Chan Zuckerberg Initiative rolls on despite Facebook’s problems
- by Kacie Wyman
- 4 years ago
- 0 comments
Priscilla Chan wants to make it clear that Facebook and the Chan Zuckerberg Initiative are two different things, despite their family ties.
Chan, a pediatrician and co-founder of the philanthopic initiative with her husband, Facebook CEO Mark Zuckerberg. addressed that boundary Tuesday in an interview on CBS This Morning. (Note: That show and CNET are both part of CBS.) Asked whether 2018 had been a tough year at home, given the scandals that rocked Facebook, she made a distinction between the two entities.
‘Mark and his team [have] done a great job at Facebook,’ she said, ‘but for the Chan Zuckerberg Initiative we also want to make sure that we are making good choices and being good stewards of the opportunity.’
And asked whether the initiative’s good-works projects offer an opportunity to whitewash some of Facebook’s problems, she said: ‘Frankly there are a lot easier ways to build up PR than trying to tackle education reform or criminal justice reform.’
Neither Facebook nor the Chan Zuckerberg Initiative immediately responded to a request for comment.
Chan and Zuckerberg launched the initiative in late 2015, pledging to push for progress in education, science, justice and community outreach. Most audaciously, it has set a goal of eliminating disease by the end of the century, investing billion in that effort over the next decade. The initiative is funded on the whole by Zuckerberg’s Facebook shares.
But these are troubled times for Facebook. Over the course of 2018, the mammoth social network was beset by turmoil, from the Cambridge Analytica privacy uproar to a massive data breach to revelations of data-sharing deals that may have violated a consent decree with the Federal Trade Commission. In April, Zuckerberg spent nearly 10 hours over two days testifying before Congress about how his company handles the data of its more than 2 billion users, how it deals with abuse and election interference, and whether it has a bias against conservative points of view.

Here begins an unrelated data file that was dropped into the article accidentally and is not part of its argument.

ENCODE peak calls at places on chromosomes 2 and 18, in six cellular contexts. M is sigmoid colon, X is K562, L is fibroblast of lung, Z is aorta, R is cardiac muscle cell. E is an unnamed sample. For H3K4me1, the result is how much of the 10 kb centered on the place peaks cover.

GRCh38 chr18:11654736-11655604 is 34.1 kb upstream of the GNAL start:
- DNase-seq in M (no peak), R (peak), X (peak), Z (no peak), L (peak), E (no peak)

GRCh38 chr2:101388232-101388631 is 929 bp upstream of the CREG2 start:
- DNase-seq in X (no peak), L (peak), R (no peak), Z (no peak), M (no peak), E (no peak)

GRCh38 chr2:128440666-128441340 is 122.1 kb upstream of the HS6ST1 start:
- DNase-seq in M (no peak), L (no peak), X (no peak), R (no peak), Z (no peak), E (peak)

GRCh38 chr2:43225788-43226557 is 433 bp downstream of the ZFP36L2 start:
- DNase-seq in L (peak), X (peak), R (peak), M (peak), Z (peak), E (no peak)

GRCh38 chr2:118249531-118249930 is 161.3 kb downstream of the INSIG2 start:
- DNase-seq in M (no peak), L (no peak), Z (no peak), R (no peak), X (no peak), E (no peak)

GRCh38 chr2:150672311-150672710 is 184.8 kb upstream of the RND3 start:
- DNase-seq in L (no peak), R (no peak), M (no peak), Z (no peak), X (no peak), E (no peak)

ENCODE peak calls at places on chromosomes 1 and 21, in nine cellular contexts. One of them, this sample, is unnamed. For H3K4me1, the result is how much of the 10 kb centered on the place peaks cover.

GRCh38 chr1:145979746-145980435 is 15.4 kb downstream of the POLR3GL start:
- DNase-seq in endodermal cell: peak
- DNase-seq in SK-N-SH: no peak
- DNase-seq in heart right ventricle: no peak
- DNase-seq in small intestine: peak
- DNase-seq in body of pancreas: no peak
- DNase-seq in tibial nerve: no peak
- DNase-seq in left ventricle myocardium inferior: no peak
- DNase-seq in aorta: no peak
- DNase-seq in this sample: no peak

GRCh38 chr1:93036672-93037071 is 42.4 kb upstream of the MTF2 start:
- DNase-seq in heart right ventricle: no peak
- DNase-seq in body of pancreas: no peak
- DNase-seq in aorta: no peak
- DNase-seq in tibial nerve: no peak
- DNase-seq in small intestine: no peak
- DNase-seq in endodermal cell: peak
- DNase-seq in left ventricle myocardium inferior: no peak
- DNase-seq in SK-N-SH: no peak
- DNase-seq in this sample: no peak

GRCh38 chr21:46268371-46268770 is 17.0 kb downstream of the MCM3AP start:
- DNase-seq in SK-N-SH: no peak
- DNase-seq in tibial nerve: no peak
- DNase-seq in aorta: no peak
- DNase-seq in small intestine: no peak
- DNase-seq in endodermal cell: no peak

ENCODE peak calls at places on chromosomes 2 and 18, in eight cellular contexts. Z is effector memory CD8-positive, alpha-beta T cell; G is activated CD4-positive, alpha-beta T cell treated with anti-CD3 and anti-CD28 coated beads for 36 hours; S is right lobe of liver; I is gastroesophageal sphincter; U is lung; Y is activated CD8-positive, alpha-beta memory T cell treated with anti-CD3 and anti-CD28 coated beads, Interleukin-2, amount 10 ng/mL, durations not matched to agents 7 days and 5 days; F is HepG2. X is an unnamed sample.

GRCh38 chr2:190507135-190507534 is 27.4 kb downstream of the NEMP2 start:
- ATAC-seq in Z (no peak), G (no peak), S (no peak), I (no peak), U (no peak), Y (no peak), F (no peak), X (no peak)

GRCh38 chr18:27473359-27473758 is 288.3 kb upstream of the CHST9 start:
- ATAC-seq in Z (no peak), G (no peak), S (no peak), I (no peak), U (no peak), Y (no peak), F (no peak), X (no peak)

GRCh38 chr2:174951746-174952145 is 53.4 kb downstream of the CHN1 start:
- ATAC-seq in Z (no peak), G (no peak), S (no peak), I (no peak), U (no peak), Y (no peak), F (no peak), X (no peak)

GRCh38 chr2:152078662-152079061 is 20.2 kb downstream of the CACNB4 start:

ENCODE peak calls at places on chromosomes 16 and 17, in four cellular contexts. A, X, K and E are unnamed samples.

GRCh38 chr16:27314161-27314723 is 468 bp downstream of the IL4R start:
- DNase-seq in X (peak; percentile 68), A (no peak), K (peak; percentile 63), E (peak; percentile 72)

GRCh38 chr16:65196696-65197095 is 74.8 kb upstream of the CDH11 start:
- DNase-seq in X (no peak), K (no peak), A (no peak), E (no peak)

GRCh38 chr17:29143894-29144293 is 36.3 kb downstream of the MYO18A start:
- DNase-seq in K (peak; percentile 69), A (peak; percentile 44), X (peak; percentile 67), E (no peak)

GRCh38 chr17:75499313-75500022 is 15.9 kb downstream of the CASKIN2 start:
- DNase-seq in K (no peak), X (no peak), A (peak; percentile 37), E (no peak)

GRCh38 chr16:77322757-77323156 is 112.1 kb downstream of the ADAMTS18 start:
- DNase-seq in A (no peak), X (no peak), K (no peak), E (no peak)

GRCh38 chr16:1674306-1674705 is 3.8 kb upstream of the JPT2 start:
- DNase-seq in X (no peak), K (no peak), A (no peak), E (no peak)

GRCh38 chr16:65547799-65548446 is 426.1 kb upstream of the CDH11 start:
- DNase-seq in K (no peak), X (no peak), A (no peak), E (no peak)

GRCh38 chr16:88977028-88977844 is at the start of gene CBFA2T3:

Those rough waters have spilled over into 2019 as well. On Tuesday, a committee of the UK Parliament issued a report that likened Facebook to ‘digital gangsters’ operating outside the law. (The Chan interview for CBS This Morning was recorded before that report came out.)
Chan said that neither she nor Zuckerberg have any political ambitions.
As to whether Facebook or the Chan Zuckerberg Initiative will ultimately have a greater impact on society, Chan said, ‘Too soon to say.’